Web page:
Volunteers unfold a block of quilt during the traditional reading of the names.
The largest San Francisco showing of the AIDS Memorial Quilt in 13 years takes place this week in the Castro district in order to coincide with Valentine's Day.
The quilt, started in 1987, is made up of panels that memorialize individuals who have died of AIDS. What is now the largest community art project in the world will be shown at five locations throughout the week. The main exhibition will take place at the former site of Tower Records on Market Street and will feature approximately 40 quilt blocks. Four other locations on Castro Street will display one or two blocks of the quilt: The Under One Roof gift shop, Catch restaurant, Bank of America, and Body clothing store. A quilt block is made up of eight individual panels, each dedicated to a different AIDS victim. The blocks being displayed this week are Bay Area pieces, with many being made here in San Francisco.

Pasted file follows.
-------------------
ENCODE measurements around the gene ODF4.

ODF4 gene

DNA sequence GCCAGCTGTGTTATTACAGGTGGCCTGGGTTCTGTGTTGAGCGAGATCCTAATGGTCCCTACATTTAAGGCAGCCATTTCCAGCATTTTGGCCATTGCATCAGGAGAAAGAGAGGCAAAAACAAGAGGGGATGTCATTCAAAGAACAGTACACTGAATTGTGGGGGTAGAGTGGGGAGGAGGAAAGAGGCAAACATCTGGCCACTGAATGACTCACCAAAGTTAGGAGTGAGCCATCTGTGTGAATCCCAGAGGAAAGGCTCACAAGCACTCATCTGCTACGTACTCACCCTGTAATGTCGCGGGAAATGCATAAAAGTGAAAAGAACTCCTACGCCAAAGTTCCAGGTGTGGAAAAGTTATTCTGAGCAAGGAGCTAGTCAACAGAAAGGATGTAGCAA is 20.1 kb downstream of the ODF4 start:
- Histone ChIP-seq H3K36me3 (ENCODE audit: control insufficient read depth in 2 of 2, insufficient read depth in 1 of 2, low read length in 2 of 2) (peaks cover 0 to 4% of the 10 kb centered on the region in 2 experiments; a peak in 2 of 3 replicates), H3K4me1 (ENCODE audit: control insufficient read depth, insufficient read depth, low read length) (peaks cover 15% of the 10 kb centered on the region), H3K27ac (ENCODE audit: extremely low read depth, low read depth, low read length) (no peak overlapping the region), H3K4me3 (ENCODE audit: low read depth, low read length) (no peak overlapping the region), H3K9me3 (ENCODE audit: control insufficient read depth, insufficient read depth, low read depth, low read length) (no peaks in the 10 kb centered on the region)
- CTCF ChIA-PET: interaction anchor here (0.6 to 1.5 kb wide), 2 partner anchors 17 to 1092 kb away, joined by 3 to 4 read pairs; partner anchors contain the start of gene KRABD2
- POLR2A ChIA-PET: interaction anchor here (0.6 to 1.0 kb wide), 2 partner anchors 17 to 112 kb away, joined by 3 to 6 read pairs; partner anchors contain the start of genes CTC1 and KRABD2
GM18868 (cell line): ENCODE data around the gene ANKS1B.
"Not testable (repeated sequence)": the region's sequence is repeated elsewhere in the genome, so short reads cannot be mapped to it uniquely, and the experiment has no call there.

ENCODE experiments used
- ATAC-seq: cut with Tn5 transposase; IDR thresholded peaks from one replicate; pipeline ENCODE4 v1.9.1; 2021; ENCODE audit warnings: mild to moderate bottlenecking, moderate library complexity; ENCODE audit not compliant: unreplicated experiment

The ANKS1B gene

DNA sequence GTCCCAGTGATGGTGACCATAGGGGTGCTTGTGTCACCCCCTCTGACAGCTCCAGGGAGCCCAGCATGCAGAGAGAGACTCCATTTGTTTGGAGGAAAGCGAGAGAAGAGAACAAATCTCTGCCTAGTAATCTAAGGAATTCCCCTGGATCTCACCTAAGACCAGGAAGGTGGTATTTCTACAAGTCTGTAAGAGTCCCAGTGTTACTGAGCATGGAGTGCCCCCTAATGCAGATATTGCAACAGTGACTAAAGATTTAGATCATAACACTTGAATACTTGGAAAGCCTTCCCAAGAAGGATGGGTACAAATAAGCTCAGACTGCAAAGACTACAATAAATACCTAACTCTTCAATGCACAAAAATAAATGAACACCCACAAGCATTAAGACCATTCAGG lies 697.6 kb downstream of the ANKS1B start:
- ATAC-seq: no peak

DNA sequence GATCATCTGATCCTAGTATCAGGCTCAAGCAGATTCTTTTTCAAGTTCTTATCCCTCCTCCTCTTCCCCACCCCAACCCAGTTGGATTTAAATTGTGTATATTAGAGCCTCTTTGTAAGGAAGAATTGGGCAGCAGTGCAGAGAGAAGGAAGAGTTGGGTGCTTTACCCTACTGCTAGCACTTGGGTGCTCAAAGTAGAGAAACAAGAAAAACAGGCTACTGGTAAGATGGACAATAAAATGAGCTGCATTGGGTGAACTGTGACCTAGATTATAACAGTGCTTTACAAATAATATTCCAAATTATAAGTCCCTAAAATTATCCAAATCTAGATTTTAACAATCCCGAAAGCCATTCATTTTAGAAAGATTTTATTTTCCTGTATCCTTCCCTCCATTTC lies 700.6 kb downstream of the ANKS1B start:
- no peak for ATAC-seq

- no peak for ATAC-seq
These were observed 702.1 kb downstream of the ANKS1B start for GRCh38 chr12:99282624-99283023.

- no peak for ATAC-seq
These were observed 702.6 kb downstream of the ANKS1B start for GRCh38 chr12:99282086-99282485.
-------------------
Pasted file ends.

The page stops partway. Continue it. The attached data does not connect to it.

Even though the current display features over 320 individual panels, that is only a fraction of the entire quilt. As of November 2008, the AIDS Memorial Quilt had more than 5,864 blocks of quilt panels, according to Beth Feingold, the executive director of Under One Roof. That's equivalent to more than 1,270,350 square feet, over 54 tons - and more than 46,000 people.
The main exhibition at 2278 Market Street will be open from 12 noon to 8 p.m. through Monday, February 20.